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Vox Media Tries Something Old on Something New

Jim Bankoff, chief executive of Vox Media
Daniel Rosenbaum | The New York Times
Jim Bankoff, chief executive of Vox Media

Vox Media, the ambitious online news start-up that runs Vox, a politics site; SB Nation, a network of sports sites; and The Verge, a site about technology, says its next new project will be reviving something old.

First, the new: A new outlet, called Circuit Breaker, will begin publishing on Monday, primarily as a Facebook page, not a separate website, a first for Vox Media.

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Now the old: Circuit Breaker will be, in the words of The Verge's editor, Nilay Patel, a "classic gadget blog," one that publishes news and gossip about technology products at a frenetic pace.

For years, starting in the early 2000s, such sites, like Engadget and Gizmodo, were irreverent in tone but deeply reverent in spirit. They were written for and by gadget fans, with an obsessive focus on televisions, game consoles and, most of all, cellphones.

As smartphones became ubiquitous, however, their focus broadened. Tech publications became culture publications, and many culture sites incorporated writing about technology. While both Engadget and Gizmodo remain, they are far different than they were just a few years ago.

Circuit Breaker will be edited by Paul Miller, a former employee of The Verge who is returning to the company. Mr. Miller said the new page would reach for a "core audience" of hard-core gadget fans. The Verge offers some popular gadget coverage, but Mr. Miller said many of those gadget fans "feel neglected when we're talking about Netflix" and technology's role in the broader culture.

The page will also steer clear of covering the business of tech, leaving industry stories to The Verge or ReCode, the tech news site founded by Kara Swisher and Walt Mossberg that Vox Media acquired last year. (Some articles and reviews from The Verge, where Mr. Mossberg publishes a column, will appear on Circuit Breaker.)

Instead, Mr. Miller said, he plans to focus on physical products that have yet to mature, or might never. He includes in this group virtual reality headsets, drones, home automation gear, hoverboards and offbeat projects.

Circuit Breaker's stated mission is an acknowledgment of just how powerful the smartphone has become, including for publications. Not only are people spending huge amounts of time on the devices, the programs on the phones, and social media apps like Facebook in particular, wield huge influence over people's digital lives.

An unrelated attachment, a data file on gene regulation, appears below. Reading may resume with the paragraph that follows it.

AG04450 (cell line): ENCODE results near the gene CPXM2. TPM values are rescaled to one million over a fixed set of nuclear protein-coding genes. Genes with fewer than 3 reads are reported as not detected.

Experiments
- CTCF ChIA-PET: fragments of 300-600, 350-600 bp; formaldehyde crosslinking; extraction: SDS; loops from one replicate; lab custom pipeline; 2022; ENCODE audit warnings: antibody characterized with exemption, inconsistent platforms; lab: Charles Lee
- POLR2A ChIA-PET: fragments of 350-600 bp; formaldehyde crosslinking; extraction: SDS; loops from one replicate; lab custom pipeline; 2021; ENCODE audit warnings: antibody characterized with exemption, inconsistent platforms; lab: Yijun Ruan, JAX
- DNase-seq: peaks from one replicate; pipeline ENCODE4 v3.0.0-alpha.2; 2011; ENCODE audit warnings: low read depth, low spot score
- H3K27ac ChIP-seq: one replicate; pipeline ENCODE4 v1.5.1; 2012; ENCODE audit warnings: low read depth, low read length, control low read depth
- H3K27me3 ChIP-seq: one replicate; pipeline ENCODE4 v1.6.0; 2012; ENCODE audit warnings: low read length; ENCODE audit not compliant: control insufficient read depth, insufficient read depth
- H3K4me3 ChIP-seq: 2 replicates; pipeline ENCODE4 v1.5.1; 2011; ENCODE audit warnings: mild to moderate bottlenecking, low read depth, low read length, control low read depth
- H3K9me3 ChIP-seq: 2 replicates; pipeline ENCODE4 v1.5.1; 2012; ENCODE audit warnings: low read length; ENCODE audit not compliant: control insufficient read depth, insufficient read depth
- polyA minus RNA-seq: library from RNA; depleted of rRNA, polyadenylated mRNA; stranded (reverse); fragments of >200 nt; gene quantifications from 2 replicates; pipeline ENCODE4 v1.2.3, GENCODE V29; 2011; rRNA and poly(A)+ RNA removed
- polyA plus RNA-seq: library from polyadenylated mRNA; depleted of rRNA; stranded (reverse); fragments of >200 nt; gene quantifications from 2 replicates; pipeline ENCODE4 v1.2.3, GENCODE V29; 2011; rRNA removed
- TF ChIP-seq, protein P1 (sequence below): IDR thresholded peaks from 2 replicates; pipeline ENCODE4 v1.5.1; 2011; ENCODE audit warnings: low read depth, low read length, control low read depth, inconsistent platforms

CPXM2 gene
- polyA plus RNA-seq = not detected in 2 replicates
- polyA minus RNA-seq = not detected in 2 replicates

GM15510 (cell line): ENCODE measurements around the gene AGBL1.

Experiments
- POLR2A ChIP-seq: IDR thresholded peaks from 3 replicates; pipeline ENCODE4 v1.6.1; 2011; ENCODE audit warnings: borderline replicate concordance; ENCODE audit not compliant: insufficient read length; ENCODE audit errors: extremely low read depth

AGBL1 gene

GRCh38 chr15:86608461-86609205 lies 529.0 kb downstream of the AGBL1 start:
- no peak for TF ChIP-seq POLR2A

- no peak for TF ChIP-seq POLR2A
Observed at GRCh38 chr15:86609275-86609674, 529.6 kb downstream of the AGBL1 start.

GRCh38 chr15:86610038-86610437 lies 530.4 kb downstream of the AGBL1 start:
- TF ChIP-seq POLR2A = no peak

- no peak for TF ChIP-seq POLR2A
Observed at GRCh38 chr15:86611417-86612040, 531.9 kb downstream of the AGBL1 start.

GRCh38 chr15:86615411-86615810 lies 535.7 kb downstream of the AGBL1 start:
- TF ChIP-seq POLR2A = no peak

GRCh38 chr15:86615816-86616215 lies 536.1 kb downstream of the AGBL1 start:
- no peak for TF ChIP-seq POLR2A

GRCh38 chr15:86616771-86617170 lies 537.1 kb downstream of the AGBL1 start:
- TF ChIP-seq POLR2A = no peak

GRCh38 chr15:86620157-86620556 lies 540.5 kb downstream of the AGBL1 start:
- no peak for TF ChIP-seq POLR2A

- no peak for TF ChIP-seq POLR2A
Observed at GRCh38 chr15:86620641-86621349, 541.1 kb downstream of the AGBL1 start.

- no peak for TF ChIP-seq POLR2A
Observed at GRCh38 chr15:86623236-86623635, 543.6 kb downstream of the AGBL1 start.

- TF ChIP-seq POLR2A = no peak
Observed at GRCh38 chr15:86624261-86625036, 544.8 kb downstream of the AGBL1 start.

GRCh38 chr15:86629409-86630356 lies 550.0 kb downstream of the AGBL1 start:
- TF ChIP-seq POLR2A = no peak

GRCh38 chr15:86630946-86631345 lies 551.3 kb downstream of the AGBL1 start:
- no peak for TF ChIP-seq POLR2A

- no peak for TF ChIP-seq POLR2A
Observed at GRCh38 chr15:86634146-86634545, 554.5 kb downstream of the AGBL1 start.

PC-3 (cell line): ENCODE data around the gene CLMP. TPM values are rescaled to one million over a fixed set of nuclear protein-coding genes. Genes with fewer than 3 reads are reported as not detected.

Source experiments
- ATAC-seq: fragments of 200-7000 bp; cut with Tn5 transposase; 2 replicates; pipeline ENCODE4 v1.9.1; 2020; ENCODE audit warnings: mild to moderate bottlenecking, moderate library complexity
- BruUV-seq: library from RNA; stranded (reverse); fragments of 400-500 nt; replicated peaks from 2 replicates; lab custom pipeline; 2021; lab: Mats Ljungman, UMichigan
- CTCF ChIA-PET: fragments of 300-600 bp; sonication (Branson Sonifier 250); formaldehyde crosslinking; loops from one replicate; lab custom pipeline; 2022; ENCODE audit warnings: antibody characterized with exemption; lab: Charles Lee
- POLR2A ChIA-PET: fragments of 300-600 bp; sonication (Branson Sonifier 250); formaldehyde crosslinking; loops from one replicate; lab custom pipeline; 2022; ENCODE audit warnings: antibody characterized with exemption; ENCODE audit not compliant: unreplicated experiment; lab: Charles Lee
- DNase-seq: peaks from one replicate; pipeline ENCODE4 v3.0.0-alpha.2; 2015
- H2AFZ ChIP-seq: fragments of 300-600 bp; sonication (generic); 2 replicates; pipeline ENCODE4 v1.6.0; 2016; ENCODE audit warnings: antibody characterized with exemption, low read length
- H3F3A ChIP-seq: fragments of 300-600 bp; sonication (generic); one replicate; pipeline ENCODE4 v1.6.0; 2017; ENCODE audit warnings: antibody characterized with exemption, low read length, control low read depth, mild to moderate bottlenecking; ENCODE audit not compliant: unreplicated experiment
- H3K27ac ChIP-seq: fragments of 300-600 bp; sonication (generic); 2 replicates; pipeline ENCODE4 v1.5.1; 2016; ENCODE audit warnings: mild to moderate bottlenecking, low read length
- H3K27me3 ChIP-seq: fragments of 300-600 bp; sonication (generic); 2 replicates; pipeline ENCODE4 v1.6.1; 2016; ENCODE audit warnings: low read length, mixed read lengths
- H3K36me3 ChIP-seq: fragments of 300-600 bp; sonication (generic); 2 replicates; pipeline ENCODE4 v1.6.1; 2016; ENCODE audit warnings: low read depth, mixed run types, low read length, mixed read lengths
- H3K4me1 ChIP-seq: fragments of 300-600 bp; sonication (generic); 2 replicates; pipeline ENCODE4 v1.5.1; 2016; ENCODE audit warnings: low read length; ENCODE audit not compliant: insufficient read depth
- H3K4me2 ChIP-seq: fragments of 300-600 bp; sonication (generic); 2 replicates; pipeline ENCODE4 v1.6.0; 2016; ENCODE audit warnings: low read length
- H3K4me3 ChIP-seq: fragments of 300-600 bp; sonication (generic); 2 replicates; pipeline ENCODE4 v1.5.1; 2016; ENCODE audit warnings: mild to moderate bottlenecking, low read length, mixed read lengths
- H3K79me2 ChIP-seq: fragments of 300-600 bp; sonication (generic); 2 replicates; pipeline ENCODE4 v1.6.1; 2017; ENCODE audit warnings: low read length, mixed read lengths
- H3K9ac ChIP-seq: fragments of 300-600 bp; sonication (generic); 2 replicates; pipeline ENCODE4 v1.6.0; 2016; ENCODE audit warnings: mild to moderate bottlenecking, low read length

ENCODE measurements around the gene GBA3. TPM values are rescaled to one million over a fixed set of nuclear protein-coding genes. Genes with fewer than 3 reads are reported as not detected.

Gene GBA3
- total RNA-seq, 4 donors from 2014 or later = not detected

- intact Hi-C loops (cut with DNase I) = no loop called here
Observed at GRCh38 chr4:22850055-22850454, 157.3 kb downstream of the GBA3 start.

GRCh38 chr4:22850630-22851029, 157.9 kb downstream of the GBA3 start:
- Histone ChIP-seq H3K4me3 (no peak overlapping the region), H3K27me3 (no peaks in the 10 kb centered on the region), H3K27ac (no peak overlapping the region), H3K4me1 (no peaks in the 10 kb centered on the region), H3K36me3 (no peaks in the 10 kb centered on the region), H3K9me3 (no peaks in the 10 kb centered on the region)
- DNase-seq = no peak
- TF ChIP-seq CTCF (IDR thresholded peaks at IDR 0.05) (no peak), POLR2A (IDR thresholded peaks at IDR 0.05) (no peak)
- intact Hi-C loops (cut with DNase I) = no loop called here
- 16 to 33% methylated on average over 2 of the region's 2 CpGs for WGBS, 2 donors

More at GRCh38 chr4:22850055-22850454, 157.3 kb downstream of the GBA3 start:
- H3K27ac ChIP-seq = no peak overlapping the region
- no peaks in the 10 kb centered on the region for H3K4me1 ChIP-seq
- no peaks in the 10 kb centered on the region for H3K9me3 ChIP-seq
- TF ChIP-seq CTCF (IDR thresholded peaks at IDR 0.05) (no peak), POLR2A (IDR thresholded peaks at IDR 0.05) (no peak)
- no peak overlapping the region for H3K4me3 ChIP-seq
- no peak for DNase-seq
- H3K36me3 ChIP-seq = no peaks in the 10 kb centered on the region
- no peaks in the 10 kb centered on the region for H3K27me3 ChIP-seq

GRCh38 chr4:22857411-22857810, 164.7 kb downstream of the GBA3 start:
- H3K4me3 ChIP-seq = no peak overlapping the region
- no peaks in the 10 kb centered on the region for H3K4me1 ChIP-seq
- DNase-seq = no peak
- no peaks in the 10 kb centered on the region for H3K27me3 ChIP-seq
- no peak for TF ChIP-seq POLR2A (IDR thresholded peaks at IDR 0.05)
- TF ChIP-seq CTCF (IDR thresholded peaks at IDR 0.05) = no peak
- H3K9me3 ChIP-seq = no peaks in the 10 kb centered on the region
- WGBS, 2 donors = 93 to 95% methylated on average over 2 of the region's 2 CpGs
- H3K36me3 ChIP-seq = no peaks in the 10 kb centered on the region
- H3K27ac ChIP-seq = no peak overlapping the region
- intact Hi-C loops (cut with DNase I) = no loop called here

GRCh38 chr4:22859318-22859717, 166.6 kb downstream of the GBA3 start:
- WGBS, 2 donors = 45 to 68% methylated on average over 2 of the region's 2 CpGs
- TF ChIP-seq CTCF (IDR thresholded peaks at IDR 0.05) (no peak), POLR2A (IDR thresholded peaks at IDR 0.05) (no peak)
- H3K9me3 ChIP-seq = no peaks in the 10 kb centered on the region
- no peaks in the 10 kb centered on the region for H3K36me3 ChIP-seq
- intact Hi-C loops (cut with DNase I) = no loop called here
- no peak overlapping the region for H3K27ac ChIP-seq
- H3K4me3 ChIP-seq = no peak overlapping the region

In a way, the gadget bloggers and their readers almost saw the future, only to end up as surprised as everyone else. They were the millions obsessed with their phones; next came the billions obsessed less with the devices than with what was on them. Now, this change has become impossible for media executives to ignore.

"We started out, a few years ago, building media brands on websites, because that's where we thought the growth was, and we were right about that," said Jim Bankoff, Vox Media's chief executive. Eventually, he said, "people started concentrating around a few specific apps" — Facebook, Twitter, Snapchat, Instagram and YouTube. "We invest based on where we see potential."

If Circuit Breaker is an ode to a simpler time in consumer technology, it also offers a clear audience to advertisers: people who are explicitly interested in buying things.

"It's a high-demand category," Mr. Bankoff said.

Vox Media will not be the first major media company to tailor a publication to a social platform. Vox, the politics site, alongside 19 other publishers, operates a channel on Snapchat, with which it shares ad revenue. BuzzFeed has invested in Facebook-centric brands, and countless news sites have dabbled with Instagram accounts and YouTube channels.

But media companies are still charting their courses carefully. Advertising arrangements with platforms are in flux, and major tech companies, which operate at a different scale than most publications, make for intimidating — and unpredictable — negotiators.

Circuit Breaker will also exist, in blog form, in a section on The Verge's website. But the primary focus of the editors is on Facebook. The page will be at facebook.com/circuitbreaker, and visitors will find a dense feed of videos and news updates.

The page, Mr. Patel said, will also broadcast a lot of live video on Facebook, something the social network has pushed hard in recent months. It will use Facebook's Instant Articles, which are hosted directly on the service, negating the need for links to an external website.

The editors said they do not expect people to frequently check Circuit Breaker's Facebook page for updates. Instead, readers will experience the site primarily through their Facebook news feeds, where Circuit Breaker videos, posts and broadcasts will appear alongside updates from friends, family and the countless other organizations vying for attention on the platform.

"We're going to be playing the News Feed game like everyone else," said Helen Havlak, who oversees social media distribution for The Verge and will work on the new site. "From a distribution perspective, we're probably going to be changing, like, every 48 hours."

(Disclosure: CNBC parent NBCUniversal is an investor in Vox Media.)